The above discussed overhead bits become particularly undesirable in communication systems where relatively short message lengths (eg. one hundred or less bits per message unit) are interspersed with relatively long pause intervals between the messages or even between the data bits of a message. In this type of communication system, the required protocol format is essentially a link control format which must substantially reduce the bit overhead to permit a high data throughput while still allowing for the highest accuracy possible, i.e. intercommunication integrity. In such a communication system, erratic or faulty transmissions could result in catastrophic failure in either of the communicating processing units. Further, such a communication system does not permit for absolute synchronous data transmission since the nature of the system installation is that of remotely located or detachable processing units where the use of separate clock lines between the units is impractical and sometimes impossible. Therefore, the protocol must ensure low overhead to allow for the highest throughput rates, error control to ensure the highest accuracy to avoid any catastrophic failures, and provide timing for the precise exchange of digital signal information between processing units, regardless of the data bit rate of transmission, whether it be constant or variable.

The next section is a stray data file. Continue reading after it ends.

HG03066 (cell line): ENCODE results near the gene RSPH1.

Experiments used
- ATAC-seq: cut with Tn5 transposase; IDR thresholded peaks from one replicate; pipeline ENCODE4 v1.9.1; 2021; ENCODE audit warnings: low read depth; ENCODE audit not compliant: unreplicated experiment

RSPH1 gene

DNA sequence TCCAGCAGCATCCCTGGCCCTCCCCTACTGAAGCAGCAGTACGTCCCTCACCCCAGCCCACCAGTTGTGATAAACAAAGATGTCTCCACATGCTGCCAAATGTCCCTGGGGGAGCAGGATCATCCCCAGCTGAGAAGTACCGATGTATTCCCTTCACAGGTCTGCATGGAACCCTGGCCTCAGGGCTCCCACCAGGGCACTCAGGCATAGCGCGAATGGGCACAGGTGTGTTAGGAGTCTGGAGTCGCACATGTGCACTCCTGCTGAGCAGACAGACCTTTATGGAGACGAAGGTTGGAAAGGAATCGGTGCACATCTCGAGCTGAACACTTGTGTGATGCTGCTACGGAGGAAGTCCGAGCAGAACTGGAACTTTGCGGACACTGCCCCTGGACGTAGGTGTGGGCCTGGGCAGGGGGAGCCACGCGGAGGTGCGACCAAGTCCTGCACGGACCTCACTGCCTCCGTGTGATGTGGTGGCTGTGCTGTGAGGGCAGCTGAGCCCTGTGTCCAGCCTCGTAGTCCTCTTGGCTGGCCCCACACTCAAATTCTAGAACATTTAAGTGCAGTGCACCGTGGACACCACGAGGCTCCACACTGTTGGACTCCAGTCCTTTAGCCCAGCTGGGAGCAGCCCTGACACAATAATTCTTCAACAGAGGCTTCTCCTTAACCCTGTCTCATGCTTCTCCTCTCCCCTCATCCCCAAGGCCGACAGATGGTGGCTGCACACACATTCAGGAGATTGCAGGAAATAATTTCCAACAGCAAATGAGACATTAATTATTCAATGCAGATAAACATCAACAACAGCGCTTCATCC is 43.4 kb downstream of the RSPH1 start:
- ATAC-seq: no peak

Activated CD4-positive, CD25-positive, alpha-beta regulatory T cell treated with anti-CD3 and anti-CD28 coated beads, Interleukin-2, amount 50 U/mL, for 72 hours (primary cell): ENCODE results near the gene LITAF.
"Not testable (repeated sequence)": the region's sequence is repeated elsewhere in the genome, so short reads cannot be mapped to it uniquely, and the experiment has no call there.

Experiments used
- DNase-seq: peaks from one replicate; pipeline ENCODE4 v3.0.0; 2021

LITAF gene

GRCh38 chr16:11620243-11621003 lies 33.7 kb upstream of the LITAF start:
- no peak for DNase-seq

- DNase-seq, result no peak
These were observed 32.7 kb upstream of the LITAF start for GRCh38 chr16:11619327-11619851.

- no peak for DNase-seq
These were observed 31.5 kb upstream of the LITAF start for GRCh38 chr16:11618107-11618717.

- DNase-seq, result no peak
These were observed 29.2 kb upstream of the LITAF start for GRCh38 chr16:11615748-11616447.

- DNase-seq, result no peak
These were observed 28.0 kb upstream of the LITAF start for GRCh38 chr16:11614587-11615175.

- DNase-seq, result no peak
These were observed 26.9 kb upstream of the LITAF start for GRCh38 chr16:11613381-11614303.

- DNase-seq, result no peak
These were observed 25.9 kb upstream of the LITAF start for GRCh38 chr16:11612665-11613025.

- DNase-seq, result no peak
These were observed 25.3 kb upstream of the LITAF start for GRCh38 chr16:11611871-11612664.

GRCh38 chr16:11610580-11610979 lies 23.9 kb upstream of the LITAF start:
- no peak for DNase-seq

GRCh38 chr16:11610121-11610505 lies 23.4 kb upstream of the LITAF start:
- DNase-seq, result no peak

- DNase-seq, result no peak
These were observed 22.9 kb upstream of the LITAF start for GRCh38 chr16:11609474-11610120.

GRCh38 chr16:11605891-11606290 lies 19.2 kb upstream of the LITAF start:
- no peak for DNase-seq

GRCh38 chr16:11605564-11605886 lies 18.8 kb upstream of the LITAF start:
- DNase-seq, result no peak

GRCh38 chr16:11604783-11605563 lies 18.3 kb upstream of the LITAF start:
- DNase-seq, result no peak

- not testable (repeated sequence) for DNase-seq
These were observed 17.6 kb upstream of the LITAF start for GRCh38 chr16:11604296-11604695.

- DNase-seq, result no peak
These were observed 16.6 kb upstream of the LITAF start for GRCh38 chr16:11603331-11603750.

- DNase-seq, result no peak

In accordance with the present invention a communication system and method is provided having a communication link protocol between processing units which provides accurate timing, error detection, message receipt acknowledgment and variable data bit rate of digital signal information exchanged between the processing units.
Two processing units, one designated a master and the other a slave, are communicatively coupled via a data channel for remote communication. The master and slave both function as sending and receiving units, with the master in constant control of the system. Communication between the master and slave is in digital data bit format. The data format consists of a clock bit, transmitted by the master, followed by a data bit transmitted by a sending unit (either the master or slave). A message, command, or data consists of a string of clock signal bits, each followed by a data bit designated an information item. When such a string is communicated between processing units, it is preferably grouped into bytes, or words, with the words generally having a greater number of data bits than a byte. A byte may consist of a single word, or several bytes may be grouped together to form a word or message. In any event, each word contains control bits to aid in error checking, such as valid parity and identification of the transmission and reception of a word.
In the operation of the invention, the master has complete control of the communication link by its generation of the clock bits. As such, the master has complete control over the data bit rate of information interchange between the master and the slave. The master can vary the data bit rate without any adverse effects on the system, while maintaining accurate timing, error detection and acknowledgment of transmission and reception of digital signal information at the master and the slave.